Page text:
29 September 2014 | EdgarST
A Rare Find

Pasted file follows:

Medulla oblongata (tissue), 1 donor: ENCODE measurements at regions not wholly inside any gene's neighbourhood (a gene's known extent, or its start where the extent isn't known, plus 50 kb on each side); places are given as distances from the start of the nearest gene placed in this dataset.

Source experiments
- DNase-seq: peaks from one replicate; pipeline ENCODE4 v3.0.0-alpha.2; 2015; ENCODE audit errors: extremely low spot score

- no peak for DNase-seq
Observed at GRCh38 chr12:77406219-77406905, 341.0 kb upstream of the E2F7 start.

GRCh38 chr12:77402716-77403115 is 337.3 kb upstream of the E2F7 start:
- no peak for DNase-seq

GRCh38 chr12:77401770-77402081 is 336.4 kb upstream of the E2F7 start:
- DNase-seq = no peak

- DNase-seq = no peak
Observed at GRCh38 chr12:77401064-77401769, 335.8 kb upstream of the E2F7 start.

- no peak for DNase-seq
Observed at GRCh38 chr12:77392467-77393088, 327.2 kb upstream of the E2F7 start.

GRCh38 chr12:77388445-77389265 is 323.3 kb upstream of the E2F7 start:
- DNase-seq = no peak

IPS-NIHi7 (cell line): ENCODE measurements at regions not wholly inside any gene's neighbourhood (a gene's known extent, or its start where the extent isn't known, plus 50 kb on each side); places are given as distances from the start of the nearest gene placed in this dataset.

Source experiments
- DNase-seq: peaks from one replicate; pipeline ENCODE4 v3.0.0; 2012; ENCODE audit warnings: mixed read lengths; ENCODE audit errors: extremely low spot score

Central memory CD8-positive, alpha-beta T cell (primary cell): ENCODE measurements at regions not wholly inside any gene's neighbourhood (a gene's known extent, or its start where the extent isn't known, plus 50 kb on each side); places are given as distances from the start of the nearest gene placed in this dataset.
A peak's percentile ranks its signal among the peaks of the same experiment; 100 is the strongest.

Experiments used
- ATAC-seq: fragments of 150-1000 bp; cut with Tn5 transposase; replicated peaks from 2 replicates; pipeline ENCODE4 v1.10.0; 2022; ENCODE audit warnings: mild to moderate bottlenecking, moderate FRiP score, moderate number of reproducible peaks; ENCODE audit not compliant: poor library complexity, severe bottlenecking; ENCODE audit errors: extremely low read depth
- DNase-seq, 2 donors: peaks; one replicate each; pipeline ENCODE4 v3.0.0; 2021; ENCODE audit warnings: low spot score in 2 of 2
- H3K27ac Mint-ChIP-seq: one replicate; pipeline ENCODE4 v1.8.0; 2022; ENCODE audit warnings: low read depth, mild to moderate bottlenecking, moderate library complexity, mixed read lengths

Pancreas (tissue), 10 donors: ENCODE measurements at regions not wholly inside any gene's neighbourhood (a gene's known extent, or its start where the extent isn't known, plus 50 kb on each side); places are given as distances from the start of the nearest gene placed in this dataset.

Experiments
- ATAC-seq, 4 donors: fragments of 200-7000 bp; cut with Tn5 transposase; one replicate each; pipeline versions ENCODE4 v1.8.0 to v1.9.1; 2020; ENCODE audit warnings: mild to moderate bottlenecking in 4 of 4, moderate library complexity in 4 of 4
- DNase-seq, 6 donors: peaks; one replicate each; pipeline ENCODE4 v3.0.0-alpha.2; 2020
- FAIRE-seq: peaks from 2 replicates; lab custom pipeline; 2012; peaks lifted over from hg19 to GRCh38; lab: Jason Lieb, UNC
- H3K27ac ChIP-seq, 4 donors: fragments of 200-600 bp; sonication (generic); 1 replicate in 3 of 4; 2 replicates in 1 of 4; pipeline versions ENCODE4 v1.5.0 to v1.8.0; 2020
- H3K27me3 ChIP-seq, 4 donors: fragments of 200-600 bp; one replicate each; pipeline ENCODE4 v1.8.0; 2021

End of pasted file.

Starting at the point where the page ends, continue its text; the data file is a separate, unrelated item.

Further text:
"Mulata" is not one of Ninón Sevilla's celebrated melodramas. It does not contain the outrageous campy elements that make "Víctimas del pecado", "Aventurera" and "Sensualidad" such undeniable classics; it has not the spectacular musical numbers in big sets and complex choreographies, found in almost all of her films; and it contains no humor, as in "Club de Señoritas". But somehow "Mulata" is probably the motion picture that is closer to Sevilla's cultural roots, ethnic and social concerns, and the varied and different ways of love that made her life so rich. Adapted from "Mulatilla: Estampa negra", a novel by Uruguayan writer Roberto Olivencia Márquez, the action now takes place in Cuba and tells the story of Caridad (a name that echoes the name of the Virgin patron of the island), the beautiful daughter of a black slave, who has to struggle against those in high positions that exploit her, and the men who only desire her as a sexual object. Her life is marked by tragedy and she will be physically abused, betrayed and forced into prostitution. The story is told in retrospect, from the memories of the Mexican sailor who took Caridad from the port of Mariel where she was born and raised, to the city of La Habana, where she ends up dancing in a third-rate cabaret, and then to Mexico, causing her downfall upon their return to Mariel. The role is played in the usual brutish manner of actor Pedro Armendáriz (as in Buñuel's redundantly called "El bruto"), and his narration if filled with rhetorical expressions: there is a long sequence on the beach that interestingly covers a ritual dancing celebration of Santería, the Yoruba religion practiced by Ninón, which is also an important element in her films "Víctimas del pecado" and "Yambaó". It is through those dances that Caridad connects to her African origins, and feels free and joyful. For 1954 the sequence is a strange and daring mixture of ethnography and sensationalism, including the bare breasts of several dancers and actress Lolita Santacruz. (I can't tell if this is true, but I have been to many of those rituals, and it was very rare to have seven to eight women deliriously tear their blouses apart). What I find most irritating is Gilberto Martínez Solares' routine direction (being the usual director of Tin Tan's anarchic comedies, he was not the right choice) and his brother Agustín's cinematography, repeating framing and rarely moving the camera. If you pass these objections, you may enjoy the film (it is thankfully quite short), and if you are interested in Ninón Sevilla's screen career and on cultural survival and racial self-affirmation, you will doubly enjoy it.